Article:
Fertilize with a water-soluble fertilizer every two weeks to help provide the needed nutrients.

Be sure to keep weeds away from your peppers as they can draw water away from the roots causing the plant to be in distress. When a jalapeno plant is in distress, the peppers will be hotter.

Jalapenos, like any other variety of chili peppers are prone to pest infestation at every stage of growth.

The most common pests likely to attack the plants are the pepper weevil (mainly in southern states), caterpillars, aphids, beetles, and worms. Spray your plants at the first sign of trouble with a cold pressed neem oil solution to take care of any pests.

Harvesting Jalapenos

ripe jalapenos on plant ready for harvest

Each jalapenos plant can produce up to 25-30 fruits per season.

Ripe jalapenos ready for harvest have a bright sheen, they are firm, fat, and between 4 to 6 inches long.

Jalapenos are ripe when they are green, although leaving a jalapeno on the plant longer gives it time to turn red, which can cause it to be hotter, yet sweeter than the green jalapeno.

To get a red jalapeno pepper be prepared to wait about 150 days.

To harvest your jalapenos don’t pull or twist them as it can damage the branches. Either use a knife or scissors, or you can hold the branch and pull the pepper upward, it should pop off with no issues that way.

Growing jalapenos isn’t hard and it can be very rewarding.  Jalapenos are always a must to grow in our garden each year. Do you have any experience in growing them? Please share any tips you have with us in the comments below.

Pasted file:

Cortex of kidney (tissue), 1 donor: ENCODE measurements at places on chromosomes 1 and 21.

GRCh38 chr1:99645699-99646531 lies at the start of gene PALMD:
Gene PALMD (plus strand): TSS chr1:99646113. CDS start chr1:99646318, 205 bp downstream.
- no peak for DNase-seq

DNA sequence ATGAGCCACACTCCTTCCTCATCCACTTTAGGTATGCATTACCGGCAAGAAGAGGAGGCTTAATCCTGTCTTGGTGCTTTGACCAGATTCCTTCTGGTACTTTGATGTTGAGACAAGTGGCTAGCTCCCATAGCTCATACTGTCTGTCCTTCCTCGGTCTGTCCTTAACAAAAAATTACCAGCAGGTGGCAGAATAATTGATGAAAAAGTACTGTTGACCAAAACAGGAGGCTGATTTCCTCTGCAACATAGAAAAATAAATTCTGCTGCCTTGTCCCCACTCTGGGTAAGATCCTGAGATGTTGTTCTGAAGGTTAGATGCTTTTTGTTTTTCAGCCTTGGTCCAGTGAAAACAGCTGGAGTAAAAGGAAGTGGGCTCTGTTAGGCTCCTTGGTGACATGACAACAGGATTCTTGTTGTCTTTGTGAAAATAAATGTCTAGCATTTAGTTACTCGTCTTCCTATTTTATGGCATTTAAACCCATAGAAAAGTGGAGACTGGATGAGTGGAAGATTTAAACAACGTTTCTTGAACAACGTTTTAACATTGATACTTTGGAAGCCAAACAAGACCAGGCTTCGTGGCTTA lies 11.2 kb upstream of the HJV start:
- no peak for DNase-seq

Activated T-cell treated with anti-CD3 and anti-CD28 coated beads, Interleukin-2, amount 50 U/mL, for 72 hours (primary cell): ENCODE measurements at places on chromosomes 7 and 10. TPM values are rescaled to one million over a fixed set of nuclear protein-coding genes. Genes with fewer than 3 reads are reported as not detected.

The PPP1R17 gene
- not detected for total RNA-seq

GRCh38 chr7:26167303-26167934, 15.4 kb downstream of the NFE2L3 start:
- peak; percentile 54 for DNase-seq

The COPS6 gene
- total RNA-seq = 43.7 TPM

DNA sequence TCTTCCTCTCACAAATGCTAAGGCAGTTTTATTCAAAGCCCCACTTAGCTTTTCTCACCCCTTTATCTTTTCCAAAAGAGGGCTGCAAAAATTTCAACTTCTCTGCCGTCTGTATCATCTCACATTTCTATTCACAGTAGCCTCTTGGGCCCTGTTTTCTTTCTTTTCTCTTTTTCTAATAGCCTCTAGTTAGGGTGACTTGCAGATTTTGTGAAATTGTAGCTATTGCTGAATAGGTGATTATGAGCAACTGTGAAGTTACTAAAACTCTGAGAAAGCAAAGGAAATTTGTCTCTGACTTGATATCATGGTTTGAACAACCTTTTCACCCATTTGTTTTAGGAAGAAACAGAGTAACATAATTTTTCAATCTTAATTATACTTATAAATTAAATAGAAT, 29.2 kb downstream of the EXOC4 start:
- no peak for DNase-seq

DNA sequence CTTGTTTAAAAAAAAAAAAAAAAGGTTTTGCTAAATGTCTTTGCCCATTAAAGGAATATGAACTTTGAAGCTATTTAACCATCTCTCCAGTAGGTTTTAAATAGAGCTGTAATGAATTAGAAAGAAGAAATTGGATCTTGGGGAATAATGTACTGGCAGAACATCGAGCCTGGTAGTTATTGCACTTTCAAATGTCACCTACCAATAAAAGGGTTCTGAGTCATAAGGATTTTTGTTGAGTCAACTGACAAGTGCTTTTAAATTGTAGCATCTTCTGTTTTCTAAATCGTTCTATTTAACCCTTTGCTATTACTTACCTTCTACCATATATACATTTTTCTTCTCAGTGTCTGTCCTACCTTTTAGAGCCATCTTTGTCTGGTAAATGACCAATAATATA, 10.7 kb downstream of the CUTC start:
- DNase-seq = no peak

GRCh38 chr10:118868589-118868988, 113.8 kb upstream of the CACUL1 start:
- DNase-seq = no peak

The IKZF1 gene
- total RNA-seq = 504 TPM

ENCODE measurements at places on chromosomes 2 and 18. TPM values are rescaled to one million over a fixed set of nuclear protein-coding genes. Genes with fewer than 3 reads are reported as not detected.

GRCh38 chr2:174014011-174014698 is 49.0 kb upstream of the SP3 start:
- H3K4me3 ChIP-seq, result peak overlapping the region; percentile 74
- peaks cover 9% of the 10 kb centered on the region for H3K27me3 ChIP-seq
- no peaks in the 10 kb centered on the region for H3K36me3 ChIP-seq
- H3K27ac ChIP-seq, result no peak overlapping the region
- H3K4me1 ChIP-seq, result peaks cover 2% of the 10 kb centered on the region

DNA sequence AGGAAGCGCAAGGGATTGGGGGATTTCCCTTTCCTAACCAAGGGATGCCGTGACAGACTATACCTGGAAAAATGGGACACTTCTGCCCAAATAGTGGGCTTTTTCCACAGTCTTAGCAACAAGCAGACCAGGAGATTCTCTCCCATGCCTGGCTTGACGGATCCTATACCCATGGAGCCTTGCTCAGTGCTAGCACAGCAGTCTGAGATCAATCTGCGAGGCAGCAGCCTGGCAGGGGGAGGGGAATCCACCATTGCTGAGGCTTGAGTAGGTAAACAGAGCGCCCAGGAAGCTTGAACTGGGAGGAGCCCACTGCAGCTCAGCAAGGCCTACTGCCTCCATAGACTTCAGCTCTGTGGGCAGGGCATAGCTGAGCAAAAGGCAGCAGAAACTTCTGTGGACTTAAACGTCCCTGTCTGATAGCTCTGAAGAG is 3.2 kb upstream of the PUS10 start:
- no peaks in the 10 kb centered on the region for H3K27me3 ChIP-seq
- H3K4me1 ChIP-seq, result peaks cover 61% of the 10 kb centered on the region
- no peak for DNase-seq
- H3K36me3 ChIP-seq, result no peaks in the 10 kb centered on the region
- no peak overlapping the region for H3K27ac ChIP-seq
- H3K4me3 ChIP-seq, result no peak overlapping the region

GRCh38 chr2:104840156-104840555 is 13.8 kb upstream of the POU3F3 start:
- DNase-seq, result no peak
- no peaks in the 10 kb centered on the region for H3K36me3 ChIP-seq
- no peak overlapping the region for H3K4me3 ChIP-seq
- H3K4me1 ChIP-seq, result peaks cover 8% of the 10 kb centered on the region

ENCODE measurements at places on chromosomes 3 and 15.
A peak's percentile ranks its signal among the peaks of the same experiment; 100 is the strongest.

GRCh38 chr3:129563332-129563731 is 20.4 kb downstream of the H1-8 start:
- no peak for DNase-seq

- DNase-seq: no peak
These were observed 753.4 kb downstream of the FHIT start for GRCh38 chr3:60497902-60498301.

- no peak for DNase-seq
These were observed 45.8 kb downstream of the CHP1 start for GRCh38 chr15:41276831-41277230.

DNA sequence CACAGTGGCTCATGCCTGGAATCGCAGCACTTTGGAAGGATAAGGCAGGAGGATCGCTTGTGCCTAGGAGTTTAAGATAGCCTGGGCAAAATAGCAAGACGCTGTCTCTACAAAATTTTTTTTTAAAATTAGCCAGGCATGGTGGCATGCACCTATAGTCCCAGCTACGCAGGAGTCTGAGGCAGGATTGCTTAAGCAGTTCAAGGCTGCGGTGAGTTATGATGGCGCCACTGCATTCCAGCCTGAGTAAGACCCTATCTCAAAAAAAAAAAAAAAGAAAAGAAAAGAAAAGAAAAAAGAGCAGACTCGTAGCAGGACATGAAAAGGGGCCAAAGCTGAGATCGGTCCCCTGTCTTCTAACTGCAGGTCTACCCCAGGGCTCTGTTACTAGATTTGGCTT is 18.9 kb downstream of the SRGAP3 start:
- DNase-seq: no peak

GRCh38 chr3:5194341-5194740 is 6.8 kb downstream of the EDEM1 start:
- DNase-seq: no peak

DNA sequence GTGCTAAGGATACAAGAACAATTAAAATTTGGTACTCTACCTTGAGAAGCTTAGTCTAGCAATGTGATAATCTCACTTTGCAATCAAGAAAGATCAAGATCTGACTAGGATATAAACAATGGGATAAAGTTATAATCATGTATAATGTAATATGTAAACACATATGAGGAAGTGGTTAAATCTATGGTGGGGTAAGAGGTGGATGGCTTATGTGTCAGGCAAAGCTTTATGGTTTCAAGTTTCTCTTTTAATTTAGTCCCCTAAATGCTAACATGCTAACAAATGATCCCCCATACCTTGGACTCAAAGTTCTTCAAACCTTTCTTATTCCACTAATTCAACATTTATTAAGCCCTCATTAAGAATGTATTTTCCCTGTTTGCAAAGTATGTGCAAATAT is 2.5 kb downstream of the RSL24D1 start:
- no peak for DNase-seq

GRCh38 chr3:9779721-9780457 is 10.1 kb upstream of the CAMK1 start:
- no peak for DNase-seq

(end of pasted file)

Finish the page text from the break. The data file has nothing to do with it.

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  1. You mentioned the PH as a factor. If you need to lower the PH a bit this trick is easy. Read in a gardening book years ago to lower the PH by adding a couple of matches into the planting hole. The sulfur in the matches will lower the PH.
    Another thing I do is add 1 table spoon of Epsom salts to a gallon of water. Fill a spray bottle and spray your pepper plants. This will cause the leaves to green up nicely. The magnesium in the salts is great for the plants and some times the soil needs extra.

  2. I use small tomato cages to help support the branches. When the peppers are really producing the branches can break without the extra support.